"In addition, frequent meat intake was associated with proximal colon cancer risk among men and risk of proximal colon and rectal cancer among women [21]."

Walkitout said...

". Not everyone is like that, but to be frank, yes there are people who are irrationally attached to bacon and will flail around at anything that's critical of it. I don't understand that perspective but it seems pretty common in the LC/Paleo community."

Yes, It is isn't it Stephen?

Yet you have promoted and still do promote on your recommended reading blog. Possibly one of the biggest "paleo" influences and online defenders of red meat.

His blog post on the insulin index is pretty comical reading if youget around to re-reading it. He also ends the blog post with

"Now, pass the bacon".

Snorri Godhi said...

Tom: thanks for your feedback. That was exactly my concern, that "processed meat" is too heterogeneous a group for statistics of increased risk to mean much. As i said, i favor raw ham, so of the risk factors you list, i should be concerned only about the salt and maybe the smoking. Since i take a sauna at least twice a week, i probably ingest too little salt anyway.

G DPando said...

I do agree that processed meat could cause cancer and other diseases such as CVD.
What I do not see is the evidence for fresh red meat. All the possible proposed mechanisms failed to explain the differences between the outcomes when comparing red meat and processed meat.
- Heme iron content is very similar between processed and unprocessed meat, yet the evidence of higher risk is stronger for processed meat.
- HCA's are formed at high cooking temperatures, both types of meat can be cooked at high temperatures but in the group of unprocessed meat we have cold cuts not subjected to this type of cooking. If this were the reason wouldn't it be the evidence higher for raw meat.

And we can say the same about other suspicious compounds such as Neu5Gc, IGF-1 or L-carnitine (in the case of CVD risk).
The only difference in composition and/or treatment is the use of additives.

I really think the evidence for red meat alone as a risk factor for cancer and/or other diseases is limited and new findings suggest so (like the strong EPIC Cohort).

tomR said...

One of the many reasons for more cancer risk after typical processing of raw meat than before may be addition of glutamate - a popular additive in processed industrial food products. Added glutamate comes mostly from non-meat sources (yeast extract, soy protein), so you end up with more that was present in the raw meat alone. Logically meat + glutamate from yeast/plants/bacteria should be more of a risk for cancer that meat itself.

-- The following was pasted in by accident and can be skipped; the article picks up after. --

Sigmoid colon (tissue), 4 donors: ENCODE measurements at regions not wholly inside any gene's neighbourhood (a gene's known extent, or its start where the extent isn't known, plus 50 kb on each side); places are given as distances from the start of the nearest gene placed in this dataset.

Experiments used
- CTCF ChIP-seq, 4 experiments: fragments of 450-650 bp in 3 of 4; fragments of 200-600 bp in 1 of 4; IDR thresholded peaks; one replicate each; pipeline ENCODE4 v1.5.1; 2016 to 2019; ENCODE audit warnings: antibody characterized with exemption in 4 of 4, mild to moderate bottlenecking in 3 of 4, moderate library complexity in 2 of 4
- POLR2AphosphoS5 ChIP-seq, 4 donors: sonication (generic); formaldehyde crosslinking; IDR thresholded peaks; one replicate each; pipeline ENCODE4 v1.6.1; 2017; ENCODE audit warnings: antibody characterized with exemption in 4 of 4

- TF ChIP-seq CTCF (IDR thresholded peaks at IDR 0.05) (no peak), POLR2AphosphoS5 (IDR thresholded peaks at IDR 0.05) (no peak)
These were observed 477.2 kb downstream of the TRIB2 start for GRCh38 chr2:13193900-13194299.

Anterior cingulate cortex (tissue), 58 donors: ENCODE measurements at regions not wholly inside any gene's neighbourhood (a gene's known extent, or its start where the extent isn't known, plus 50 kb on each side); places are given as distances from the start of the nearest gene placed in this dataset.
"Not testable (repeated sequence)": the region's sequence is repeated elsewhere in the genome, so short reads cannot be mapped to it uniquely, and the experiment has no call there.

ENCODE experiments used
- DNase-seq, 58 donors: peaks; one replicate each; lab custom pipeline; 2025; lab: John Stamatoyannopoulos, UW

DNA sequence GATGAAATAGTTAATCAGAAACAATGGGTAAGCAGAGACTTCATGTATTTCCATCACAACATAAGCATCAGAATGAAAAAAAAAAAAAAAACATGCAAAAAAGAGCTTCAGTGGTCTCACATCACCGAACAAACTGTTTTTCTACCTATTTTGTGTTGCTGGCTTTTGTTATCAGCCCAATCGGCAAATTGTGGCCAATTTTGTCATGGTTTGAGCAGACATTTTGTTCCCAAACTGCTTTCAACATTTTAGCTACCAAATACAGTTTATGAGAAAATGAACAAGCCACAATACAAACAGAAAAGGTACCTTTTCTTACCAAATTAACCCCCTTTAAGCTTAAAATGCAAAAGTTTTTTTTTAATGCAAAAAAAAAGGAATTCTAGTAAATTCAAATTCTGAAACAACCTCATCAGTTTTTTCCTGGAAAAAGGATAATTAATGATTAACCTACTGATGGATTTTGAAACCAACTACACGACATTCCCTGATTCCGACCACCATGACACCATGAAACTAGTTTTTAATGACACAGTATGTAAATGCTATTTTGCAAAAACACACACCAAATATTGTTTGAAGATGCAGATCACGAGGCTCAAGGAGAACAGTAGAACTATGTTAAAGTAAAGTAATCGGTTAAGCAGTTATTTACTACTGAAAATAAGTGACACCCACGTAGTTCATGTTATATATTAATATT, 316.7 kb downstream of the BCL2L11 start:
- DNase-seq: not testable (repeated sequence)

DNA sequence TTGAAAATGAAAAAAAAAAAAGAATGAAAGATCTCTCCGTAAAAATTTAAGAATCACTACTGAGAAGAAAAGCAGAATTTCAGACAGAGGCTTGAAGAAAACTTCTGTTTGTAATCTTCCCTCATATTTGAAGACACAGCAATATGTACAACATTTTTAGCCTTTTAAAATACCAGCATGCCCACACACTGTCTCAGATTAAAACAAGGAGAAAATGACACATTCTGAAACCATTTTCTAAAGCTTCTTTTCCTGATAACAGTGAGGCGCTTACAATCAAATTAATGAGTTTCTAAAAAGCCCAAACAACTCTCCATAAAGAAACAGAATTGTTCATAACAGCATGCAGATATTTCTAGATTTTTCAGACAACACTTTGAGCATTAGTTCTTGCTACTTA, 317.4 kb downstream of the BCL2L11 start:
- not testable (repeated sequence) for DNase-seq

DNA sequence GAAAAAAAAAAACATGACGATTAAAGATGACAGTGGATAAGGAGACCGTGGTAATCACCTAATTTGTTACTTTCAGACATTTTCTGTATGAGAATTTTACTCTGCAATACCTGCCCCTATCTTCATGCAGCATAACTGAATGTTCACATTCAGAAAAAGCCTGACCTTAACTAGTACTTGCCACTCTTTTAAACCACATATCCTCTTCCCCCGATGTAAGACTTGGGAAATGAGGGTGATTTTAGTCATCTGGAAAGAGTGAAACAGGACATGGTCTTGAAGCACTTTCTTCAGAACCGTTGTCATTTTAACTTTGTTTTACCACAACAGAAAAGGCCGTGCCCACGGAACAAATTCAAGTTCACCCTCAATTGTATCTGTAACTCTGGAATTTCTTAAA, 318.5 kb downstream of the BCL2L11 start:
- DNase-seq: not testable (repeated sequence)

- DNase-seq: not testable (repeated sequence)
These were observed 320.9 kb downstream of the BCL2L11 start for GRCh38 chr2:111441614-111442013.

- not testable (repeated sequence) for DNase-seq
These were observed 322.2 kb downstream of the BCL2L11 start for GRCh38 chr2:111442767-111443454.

"Inhibition of extracellular glutamate release or glutamate receptor activation via competitive or non-competitive antagonists decreases growth, migration and invasion and induces apoptosis in breast cancer, melanoma, glioma and prostate cancer cells.
In addition to the growing number of studies reporting GluR expression in malignant disease, Glu antagonists have been shown to have anti-proliferative and anti-migratory effects both in vitro and in vivo.
However, these data are important in that they establish what is emerging as a general phenomenon: Glu antagonists and blockade of Glu release from cells has anti-tumor effects.
The role of glutamatergic signaling in the progression of glioma is well established
We recently reported that serum Glu levels correlate with primary PCa aggressiveness and that Glu antagonists decrease PCa cell proliferation"

tomR said...

Some of the steaks one gets at the reastaurant might actualy be processed meat by WHO definition "Processed meat refers to meat that has been transformed through salting, curing, fermentation, smoking, or other processes to enhance flavour or improve preservation.(cut here)"

Aging is a process, it transforms meat, and it's role is to improve flavor. It even has some suspicious stuff - like fungi - included.

"The process changes beef by two means. Firstly, moisture is evaporated from the muscle. The resulting process of desiccation creates a greater concentration of beef flavour and taste. Secondly, the beef’s natural enzymes break down the connective tissue in the muscle, which leads to more tender beef.

The process of dry-aging usually also promotes growth of certain fungal (mold) species on the external surface of the meat. This does not cause spoilage, but actually forms an external "crust" on the meat's surface, which is trimmed off when the meat is prepared for cooking. These fungal species complement the natural enzymes in the beef by helping to tenderize and increase the flavor of the meat. The genus Thamnidium, in particular, is known to produce collagenolytic enzymes which greatly contribute to the tenderness and flavor of dry-aged meat."

Terry Hiatt said...

Here's a good post on this topic from across the pond by another obesity researcher/food blogger: